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What Would Napoleon Do With Your Novel?

Are your characters feeling flat and lifeless? Have you heard that your hero needs a bit of personality? Fortunately there is a great exercise called the Napoleon technique that may help you breathe new life into the people in your novel.

The Napoleon technique has been used by countless creative thinkers in the business and science sectors to help tackle problem-solving in new ways

May 28, 2015 | Crystal King

Craft Talk Creativity Fiction Inspiration monthly columnists Writing Prompts

Being Ready

Three days after you read this blog post, I am going to start writing my third novel. I already know this because I have planned a gathering of writers in my house for this weekend, and we will all be holed up in our separate spaces working on our manuscripts. The difference with me is that my manuscript will be completely new on Saturday morning. I will be sitting down to write the very first sentences of the first draft.

May 27, 2015 | Henriette Lazaridis

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How to Build Your Platform and Land a Book Deal

I had always wanted to write a book – and in 2009, I got serious about it. It took me two years to sign a contract and another two for my first book to come out (Reinventing You in 2013), but here’s what I learned in the process about how to build a strong platform and land a (nonfiction) book deal. I’m now on my second book, Stand Out, which was just released in April.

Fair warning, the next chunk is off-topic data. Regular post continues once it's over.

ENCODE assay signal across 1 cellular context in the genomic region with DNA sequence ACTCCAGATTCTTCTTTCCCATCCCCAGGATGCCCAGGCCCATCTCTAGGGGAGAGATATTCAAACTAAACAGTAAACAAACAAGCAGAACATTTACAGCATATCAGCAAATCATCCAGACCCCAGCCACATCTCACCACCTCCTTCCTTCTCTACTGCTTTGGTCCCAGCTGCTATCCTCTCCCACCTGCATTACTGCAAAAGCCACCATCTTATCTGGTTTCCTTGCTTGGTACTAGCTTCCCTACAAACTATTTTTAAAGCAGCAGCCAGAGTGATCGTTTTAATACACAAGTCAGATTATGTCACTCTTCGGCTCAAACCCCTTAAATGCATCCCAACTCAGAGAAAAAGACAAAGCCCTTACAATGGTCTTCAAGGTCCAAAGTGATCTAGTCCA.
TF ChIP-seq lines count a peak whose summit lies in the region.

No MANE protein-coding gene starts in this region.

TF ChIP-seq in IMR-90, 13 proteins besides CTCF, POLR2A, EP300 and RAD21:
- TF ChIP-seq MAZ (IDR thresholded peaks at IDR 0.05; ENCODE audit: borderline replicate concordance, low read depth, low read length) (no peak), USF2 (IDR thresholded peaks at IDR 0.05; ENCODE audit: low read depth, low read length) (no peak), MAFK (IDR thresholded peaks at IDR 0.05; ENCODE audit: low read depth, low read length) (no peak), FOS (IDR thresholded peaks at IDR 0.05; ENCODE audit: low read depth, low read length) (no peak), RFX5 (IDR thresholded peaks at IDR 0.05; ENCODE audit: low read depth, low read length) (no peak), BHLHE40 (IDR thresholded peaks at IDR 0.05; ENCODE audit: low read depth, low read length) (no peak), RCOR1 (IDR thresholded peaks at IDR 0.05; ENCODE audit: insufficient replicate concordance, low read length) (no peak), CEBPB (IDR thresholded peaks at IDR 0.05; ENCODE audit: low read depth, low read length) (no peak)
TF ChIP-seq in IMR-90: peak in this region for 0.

May 26, 2015 | Dorie Clark

Advice Guest Post Non-Fiction Publishing Success Stories

The Power of Scary Stories

Why am I drawn to scary stories? Because they're hard to write well, and challenge is always attractive to me. But also because fear is primal. Fear is part of who we are (or at least part of who I am), and I'm interested, more and more, in how people respond to what terrifies them. Psychological terror intrigues me most. I'm less interested in blood on the page than I am in perceived danger that might or might not be true

May 22, 2015 | Ron MacLean

Craft Talk Fiction monthly columnists Muse Author

Get Lost

The only way to find the story is to lose the moment. Forget checklists, guidebooks, and maps. Stop asking for directions. Walk the crumbling footpaths and forget where you're going, where you are. 

It never occured to me that losing my way would give me direction, but it did. The picture above was taken two weeks ago in the city of Pompeii. I had no map. My idea of Pompeii was circumscribed by a diarama I'd done as a child, and though I had to realize, I tell myself now, that the city was surely larger than a shoebox, I roamed Pompeii without care

May 21, 2015 | KL Pereira

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